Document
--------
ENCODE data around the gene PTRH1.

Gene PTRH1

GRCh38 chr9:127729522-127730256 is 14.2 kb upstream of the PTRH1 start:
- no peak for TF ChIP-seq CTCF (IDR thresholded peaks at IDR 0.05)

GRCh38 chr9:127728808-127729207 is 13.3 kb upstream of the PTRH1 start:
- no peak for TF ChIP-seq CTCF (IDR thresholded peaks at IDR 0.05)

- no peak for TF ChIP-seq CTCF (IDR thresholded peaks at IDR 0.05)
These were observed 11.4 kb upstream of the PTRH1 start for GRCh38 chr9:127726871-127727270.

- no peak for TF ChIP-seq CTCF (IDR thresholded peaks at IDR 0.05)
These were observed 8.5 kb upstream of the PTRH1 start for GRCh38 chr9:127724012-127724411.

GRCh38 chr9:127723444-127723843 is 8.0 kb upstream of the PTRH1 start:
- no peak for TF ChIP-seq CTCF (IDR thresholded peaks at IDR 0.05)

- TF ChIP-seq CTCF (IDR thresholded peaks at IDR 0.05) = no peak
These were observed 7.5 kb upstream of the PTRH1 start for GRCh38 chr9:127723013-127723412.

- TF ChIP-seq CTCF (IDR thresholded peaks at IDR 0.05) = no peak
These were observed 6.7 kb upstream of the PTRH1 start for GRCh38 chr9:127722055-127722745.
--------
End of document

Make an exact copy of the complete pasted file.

ENCODE data around the gene PTRH1.

Gene PTRH1

GRCh38 chr9:127729522-127730256 is 14.2 kb upstream of the PTRH1 start:
- no peak for TF ChIP-seq CTCF (IDR thresholded peaks at IDR 0.05)

GRCh38 chr9:127728808-127729207 is 13.3 kb upstream of the PTRH1 start:
- no peak for TF ChIP-seq CTCF (IDR thresholded peaks at IDR 0.05)

- no peak for TF ChIP-seq CTCF (IDR thresholded peaks at IDR 0.05)
These were observed 11.4 kb upstream of the PTRH1 start for GRCh38 chr9:127726871-127727270.

- no peak for TF ChIP-seq CTCF (IDR thresholded peaks at IDR 0.05)
These were observed 8.5 kb upstream of the PTRH1 start for GRCh38 chr9:127724012-127724411.

GRCh38 chr9:127723444-127723843 is 8.0 kb upstream of the PTRH1 start:
- no peak for TF ChIP-seq CTCF (IDR thresholded peaks at IDR 0.05)

- TF ChIP-seq CTCF (IDR thresholded peaks at IDR 0.05) = no peak
These were observed 7.5 kb upstream of the PTRH1 start for GRCh38 chr9:127723013-127723412.

- TF ChIP-seq CTCF (IDR thresholded peaks at IDR 0.05) = no peak
These were observed 6.7 kb upstream of the PTRH1 start for GRCh38 chr9:127722055-127722745.